Listed Vietnam Opportunities Fund (VOF) has enjoyed a continued rise in its net asset value but with a discount of over 20 percent, unfortunately the share price has not been following the same pattern. However, with a heady mix of both public and unquoted companies in its portfolio, the fund may well be set to capitalize on the country’s growing economic success.
Andy Ho, managing director and chief investment officer of VinaCapital (lead adviser on the trust) explains the fund’s holdings of commercial banks.
“We feel very strongly about the growth potential of commercial banks,” he says, in reference to the fund’s increased investment in the country’s Asia Commercial Bank. His firm was able to negotiate the larger investment due a relationship with an existing major shareholder of the bank and the reasons for doing so are compelling.
The bank’s earnings are growing between 25-35 percent per year and it is expected to record pre-tax profits of around $650 million this year. It also trades on an attractive 1.6-times price-to-book, lower than the sector average of 2-times according to figures from Bloomberg.
As we’ve seen with European fund managers that have exposure to banks, one thing that has to be considered is exposure to Russia. Fortunately, this is far less of a problem to Vietnam-based institutions.
“The potential impact of the conflict on Vietnam is minimal, as our trade activities are predominantly with China and the US,” says Mr Ho.
However, there may be less direct issues arising from the conflict on Vietnam, one of which being inflated prices of commodities such as oil. Vietnam’s inflation is running at an envious 1.8 percent currently and even with a spike in gasoline prices, this is unlikely to impact the country a great deal.
Mr Ho explains that Vietnam is still largely a rural society and not everyone has a car or a motorbike. Therefore, even with the 40 percent hike in petrol prices year-to-date this translates to less than a 1 percent increase in the country’s aforementioned low inflationary environment.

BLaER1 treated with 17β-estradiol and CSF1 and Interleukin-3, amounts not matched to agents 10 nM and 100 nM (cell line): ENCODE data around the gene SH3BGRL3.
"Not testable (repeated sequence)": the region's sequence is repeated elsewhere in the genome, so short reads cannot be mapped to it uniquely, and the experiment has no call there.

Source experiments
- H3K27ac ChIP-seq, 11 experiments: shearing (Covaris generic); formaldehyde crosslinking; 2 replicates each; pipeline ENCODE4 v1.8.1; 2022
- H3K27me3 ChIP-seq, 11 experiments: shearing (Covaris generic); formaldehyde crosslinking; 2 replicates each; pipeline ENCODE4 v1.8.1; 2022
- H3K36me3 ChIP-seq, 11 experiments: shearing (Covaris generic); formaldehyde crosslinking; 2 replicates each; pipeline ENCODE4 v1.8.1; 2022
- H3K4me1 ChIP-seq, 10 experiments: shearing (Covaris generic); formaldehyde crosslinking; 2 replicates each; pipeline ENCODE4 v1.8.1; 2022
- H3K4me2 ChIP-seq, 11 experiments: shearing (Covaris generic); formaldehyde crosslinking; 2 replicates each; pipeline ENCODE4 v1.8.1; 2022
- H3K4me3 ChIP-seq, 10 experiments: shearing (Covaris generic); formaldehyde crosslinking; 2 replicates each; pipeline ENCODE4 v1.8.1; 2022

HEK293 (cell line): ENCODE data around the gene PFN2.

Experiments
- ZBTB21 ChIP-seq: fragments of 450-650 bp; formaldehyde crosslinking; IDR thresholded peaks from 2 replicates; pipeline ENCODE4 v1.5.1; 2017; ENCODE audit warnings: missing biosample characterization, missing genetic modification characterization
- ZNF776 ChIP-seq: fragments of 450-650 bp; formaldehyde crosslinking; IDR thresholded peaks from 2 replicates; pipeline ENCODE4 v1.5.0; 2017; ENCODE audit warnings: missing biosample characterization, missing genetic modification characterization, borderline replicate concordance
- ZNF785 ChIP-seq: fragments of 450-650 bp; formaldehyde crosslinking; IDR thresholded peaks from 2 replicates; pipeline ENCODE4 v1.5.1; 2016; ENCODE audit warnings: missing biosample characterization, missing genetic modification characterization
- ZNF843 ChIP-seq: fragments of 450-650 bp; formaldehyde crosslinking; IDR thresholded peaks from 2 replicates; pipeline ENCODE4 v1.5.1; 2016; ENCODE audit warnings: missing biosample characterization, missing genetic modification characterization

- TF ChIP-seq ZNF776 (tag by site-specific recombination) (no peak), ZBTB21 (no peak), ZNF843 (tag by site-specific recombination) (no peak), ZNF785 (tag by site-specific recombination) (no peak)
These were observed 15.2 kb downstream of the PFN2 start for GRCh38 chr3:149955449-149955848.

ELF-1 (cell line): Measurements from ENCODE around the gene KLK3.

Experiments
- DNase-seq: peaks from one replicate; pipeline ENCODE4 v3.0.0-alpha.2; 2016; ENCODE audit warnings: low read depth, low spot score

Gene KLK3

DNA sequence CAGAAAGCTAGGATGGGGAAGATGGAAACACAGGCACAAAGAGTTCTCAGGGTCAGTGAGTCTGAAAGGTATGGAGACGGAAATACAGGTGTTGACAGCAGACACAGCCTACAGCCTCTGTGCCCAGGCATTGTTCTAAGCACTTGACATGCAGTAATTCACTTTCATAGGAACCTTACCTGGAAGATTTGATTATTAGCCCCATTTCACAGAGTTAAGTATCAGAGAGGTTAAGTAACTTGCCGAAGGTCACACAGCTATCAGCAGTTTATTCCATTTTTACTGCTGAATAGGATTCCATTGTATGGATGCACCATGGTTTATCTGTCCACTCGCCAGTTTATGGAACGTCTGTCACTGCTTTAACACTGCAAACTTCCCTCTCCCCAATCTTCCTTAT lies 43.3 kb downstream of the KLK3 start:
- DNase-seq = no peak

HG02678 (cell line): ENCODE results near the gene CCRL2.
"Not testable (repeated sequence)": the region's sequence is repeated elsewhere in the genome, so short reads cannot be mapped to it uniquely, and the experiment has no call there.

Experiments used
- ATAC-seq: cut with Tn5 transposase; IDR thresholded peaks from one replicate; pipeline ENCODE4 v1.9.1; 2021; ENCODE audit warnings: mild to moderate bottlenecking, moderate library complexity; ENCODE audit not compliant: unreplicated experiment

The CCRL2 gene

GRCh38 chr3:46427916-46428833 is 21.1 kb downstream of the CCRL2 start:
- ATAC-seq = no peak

Growing sophistication of exports market
With some of the tech giants such as Intel setting up shop in the country, Vietnam’s export-based economy is growing more sophisticated quickly.
What are dubbed ‘partially completed goods’ arrive in Vietnam where their construction is completed and sent off to the end market, be it China or the US. This suggests that Vietnam has stepped up in the supply chain logistics hierarchy and while the cost of labour is cheap in the country (roughly one-third of China), it is clearly skilled.
Another big area for exports out of Vietnam is commodities such as food as the country exports more than it imports. This ranges from rice to sea food but some dub the country ‘the breadbasket of Asia’ and with an expected trade surplus it’s not difficult to see why.
Vietnam’s export market ranges from high end tech by firms such as Intel and Adobe (both have a presence there) to food as well as clothing and shoes. Due to the demand of the country’s exports many companies have had to import quite a large number of industrial components which on a macro level might put the trade account in deficit for a short time but these investments are needed to keep the country’s flow of goods on track.
Tourism on track to pre-Covid levels
VOF holds Airports Corporations of Vietnam among its top investments and while it might appear unlikely, the country has one of the busiest airline routes in the world; Hanoi to Ho Chi Minh City which is comparable to London to Paris, New York to Boston etc.
The firm’s investment in this sector appears to be paying off as the pent-up demand for domestic travel was unleashed in the first two months of the year which saw the once government owned Airports Corporations of Vietnam enjoy a 10 percent share price surge as Vietnamese people starting rushing out of the cities to get to the beach.
However, there is some concern that as China continues with its ‘zero Covid policy’ (which Vietnam employed for some time) the country won’t enjoy the levels of international tourism that it saw pre-Covid. This is further compounded by the slump in the value of the euro which means for many Europeans it makes more sense to travel within its single currency area.
Having spoken to the VinaCapital team yesterday morning, ahead of the release of its interim results today (25 March), they said that those figures are backward looking and the most important thing is to look forward.
Some facts are worth considering though, Vietnam was the best performing stock market in the region last year for the second year running.
As for the discount, which today’s results illustrate is moving in (stands at around 18 percent according to the document), the company is acting to narrow it further. It will start enacting more share buy-backs for instance.
One thing that Mr Ho points out that separates VOF from other Vietnam trusts on the market, is that it pays a dividend. He says that Asian investors like to see companies pay a dividend as it shows it’s making money, ‘How many of the other [Vietnam] trusts are doing that?’.